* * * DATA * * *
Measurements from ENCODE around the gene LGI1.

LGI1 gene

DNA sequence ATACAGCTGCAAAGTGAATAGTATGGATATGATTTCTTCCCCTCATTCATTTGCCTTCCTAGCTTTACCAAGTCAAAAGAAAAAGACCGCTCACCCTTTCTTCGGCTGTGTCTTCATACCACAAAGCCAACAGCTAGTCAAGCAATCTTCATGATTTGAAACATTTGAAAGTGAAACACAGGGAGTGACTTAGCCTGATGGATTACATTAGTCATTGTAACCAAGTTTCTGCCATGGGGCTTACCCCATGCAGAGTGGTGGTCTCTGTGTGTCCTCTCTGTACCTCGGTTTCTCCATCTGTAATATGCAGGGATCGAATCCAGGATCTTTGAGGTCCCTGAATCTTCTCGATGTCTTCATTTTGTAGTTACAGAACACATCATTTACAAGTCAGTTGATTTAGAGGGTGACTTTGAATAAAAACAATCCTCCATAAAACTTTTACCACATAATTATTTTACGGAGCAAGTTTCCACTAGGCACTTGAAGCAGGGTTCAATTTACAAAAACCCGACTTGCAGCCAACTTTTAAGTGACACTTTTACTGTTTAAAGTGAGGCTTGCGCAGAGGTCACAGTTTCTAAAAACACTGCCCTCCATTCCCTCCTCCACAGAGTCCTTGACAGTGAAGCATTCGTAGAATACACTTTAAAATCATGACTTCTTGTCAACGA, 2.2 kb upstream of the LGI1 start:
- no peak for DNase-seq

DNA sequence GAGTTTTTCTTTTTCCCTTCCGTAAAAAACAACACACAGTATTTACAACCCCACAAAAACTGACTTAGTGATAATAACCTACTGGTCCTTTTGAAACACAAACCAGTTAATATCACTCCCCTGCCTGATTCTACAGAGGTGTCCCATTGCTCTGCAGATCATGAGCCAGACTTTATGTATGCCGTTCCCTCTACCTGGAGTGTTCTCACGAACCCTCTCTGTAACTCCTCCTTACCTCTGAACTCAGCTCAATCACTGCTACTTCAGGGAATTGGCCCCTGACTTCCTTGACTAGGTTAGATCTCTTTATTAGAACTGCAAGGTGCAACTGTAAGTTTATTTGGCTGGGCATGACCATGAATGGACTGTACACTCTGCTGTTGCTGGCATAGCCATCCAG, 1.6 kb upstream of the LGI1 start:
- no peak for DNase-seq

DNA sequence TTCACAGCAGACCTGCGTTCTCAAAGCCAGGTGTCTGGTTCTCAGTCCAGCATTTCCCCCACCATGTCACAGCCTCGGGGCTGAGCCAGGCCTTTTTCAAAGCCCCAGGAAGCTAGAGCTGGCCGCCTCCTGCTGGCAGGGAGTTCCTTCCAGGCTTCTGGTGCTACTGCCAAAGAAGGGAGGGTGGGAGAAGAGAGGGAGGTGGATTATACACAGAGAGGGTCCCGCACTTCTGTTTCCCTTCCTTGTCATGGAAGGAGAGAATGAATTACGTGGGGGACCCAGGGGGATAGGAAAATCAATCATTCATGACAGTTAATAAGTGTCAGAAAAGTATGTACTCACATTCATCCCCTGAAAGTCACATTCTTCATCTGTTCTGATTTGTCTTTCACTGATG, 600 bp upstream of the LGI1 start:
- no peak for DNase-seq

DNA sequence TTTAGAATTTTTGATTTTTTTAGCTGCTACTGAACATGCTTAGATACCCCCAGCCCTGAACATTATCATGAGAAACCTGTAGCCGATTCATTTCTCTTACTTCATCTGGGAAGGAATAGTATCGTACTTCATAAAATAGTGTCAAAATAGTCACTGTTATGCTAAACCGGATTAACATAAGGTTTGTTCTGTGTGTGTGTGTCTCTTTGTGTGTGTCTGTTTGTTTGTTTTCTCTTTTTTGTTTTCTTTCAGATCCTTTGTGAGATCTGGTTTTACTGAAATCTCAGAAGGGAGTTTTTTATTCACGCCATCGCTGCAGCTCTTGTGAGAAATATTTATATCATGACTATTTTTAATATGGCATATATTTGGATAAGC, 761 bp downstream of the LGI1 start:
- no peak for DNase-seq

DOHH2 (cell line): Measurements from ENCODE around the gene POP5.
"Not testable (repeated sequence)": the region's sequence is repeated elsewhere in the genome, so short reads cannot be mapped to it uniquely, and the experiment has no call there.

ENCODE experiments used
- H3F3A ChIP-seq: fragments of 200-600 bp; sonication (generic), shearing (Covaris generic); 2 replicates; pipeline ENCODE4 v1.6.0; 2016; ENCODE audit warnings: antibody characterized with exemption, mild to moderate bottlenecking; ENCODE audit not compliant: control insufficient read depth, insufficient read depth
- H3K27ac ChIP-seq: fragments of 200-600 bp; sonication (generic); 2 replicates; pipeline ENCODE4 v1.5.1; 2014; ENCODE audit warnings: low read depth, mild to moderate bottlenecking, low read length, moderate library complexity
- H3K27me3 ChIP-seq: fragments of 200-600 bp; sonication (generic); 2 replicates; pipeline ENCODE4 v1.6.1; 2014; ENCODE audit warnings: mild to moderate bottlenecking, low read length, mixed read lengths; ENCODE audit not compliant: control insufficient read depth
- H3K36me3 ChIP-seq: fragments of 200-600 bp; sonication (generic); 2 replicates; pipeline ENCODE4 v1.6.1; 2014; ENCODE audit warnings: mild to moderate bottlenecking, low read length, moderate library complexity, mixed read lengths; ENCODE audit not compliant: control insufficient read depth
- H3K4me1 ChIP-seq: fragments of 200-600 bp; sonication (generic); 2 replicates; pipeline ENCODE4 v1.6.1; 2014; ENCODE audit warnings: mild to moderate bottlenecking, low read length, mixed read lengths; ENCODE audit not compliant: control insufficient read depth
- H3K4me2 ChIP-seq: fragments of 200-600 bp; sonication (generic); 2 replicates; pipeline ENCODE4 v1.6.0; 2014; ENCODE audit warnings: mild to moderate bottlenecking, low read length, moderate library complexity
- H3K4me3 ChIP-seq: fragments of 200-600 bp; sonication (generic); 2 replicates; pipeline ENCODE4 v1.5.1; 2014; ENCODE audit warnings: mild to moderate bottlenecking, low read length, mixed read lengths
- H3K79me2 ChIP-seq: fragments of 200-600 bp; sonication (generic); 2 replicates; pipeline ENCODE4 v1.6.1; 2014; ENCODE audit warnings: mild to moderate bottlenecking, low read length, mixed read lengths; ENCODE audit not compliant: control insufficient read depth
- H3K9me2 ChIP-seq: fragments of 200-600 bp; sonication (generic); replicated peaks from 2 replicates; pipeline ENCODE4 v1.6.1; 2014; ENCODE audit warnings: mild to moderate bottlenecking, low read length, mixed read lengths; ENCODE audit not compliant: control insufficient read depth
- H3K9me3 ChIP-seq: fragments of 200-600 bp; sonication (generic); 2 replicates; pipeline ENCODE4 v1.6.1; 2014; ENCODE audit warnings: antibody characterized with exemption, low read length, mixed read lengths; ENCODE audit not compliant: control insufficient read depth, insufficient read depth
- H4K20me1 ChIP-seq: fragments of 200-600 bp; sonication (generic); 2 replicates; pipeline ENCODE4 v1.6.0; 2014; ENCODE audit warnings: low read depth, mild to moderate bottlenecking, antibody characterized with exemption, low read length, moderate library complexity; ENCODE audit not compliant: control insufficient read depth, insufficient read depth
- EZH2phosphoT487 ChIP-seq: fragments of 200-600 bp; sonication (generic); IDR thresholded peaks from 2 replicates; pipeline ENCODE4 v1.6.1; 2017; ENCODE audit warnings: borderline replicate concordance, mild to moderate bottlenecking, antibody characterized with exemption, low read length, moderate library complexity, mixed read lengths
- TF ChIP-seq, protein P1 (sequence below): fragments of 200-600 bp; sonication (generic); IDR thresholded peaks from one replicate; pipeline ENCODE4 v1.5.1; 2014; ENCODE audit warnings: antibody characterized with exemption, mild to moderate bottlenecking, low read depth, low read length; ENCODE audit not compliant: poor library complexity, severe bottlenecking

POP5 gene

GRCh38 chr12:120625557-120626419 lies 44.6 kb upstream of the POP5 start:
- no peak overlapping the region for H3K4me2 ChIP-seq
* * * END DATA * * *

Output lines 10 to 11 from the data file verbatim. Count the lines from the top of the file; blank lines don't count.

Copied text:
- no peak for DNase-seq

DOHH2 (cell line): Measurements from ENCODE around the gene POP5.